Teen first to find Apple FaceTime bug

FaceTime—the preferred communication method for people who believe regular phone calls aren’t inconvenient enough—came under intense scrutiny on Jan. 28, as it was revealed that the app features a major privacy flaw. As 9to5Mac reported, the bug allows users to call others on FaceTime and hear audio before the other party answers the call.

Callers can activate the bug by faking a conference call (swiping up while ringing and adding their own phone number to the call), upon which the caller can then hear everything on the other phone’s end. iPhone users dug deeper and also found that if a person hit the power button from the lock screen, FaceTime would share the other person’s video as well.

In response to the bug, an Apple spokesperson said the company is “aware of this issue and we have identified a fix that will be released in a software update later this week.” In the meantime, the company placed group FaceTime offline as a temporary stopgap.

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But Apple’s week doesn’t stop there, as it seems the company knew of the bug before it hit the internet.

How a 14-year-old Found the FaceTime Privacy Issue

While news of the FaceTime bug hit the internet on Monday, several outlets discovered that the bug was first reported on Jan. 20. A Twitter user tweeted to Apple that her teenage son had discovered “a major security flaw in Apple’s new iOS. He can listen in to your iPhone/iPad without your approval.”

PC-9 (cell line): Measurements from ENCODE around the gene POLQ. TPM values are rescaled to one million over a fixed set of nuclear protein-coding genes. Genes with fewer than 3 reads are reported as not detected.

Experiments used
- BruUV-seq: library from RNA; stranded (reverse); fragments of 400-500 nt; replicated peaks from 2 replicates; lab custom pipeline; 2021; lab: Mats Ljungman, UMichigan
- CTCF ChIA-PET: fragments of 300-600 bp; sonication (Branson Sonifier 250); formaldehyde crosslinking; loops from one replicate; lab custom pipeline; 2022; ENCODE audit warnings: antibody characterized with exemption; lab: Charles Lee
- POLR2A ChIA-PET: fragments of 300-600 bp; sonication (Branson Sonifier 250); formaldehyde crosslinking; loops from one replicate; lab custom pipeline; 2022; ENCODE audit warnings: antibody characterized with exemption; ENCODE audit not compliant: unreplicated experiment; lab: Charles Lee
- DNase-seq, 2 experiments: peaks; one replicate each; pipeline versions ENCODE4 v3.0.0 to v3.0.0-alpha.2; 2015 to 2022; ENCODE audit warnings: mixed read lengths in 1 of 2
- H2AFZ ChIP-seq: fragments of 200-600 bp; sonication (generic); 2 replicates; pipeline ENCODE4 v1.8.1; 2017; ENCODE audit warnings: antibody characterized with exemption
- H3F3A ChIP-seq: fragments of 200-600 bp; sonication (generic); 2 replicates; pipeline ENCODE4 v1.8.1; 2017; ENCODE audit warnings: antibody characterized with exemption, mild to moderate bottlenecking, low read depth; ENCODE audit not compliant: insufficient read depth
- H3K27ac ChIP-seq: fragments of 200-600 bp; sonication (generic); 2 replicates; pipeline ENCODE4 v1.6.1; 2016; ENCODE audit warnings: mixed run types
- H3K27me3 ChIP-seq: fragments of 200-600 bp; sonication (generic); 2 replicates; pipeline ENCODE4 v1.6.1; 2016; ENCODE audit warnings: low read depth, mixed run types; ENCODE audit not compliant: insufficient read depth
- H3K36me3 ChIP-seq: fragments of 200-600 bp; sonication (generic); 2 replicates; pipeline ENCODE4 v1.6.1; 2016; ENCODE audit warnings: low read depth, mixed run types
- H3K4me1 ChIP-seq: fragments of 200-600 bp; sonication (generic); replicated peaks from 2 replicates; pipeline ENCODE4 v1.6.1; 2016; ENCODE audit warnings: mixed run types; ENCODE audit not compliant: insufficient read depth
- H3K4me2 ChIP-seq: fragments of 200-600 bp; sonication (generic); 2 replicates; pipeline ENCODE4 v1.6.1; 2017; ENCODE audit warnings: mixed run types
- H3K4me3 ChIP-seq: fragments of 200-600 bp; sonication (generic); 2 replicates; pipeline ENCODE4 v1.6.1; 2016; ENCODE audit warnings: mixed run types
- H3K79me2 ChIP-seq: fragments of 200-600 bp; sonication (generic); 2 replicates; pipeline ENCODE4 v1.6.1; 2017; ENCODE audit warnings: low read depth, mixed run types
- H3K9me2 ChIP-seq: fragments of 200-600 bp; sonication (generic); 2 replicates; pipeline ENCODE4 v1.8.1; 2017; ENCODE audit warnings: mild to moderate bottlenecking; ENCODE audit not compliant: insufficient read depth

According to tech entrepreneur John Meyer, who contacted the teenager’s parents, the 14-year-old discovered the flaw while setting up a FaceTime chat with his friends during a game of Fortnite.

The parent (who has been identified as Michele Thompson of Tucson, Arizona) reported the bug to Apple support. In subsequent emails, Thompson also brought up Apple’s bounty program which rewards users for discovering bugs.

With Apple support unresponsive, Thompson went to greater lengths in reporting the bug, including sending a video to Apple that demonstrated how to activate the bug and faxing the company about the issue.

Eventually, Apple responded…but only to instruct Thompson to report the bug via the formal process of registering as a developer.

Exposing Vulnerabilities with FaceTime and Reporting

Even beyond exposing a significant privacy issue with one of its flagship apps, the subsequent story of Apple’s convoluted bug reporting system does no favors for the company, as Thompson quickly learned.

“It’s extremely difficult for a citizen to report this and then get it noticed,” said Thompson. “I’m sure they get a lot of fake reports, but it’s frustrating because there is no clear way to report this issue.”

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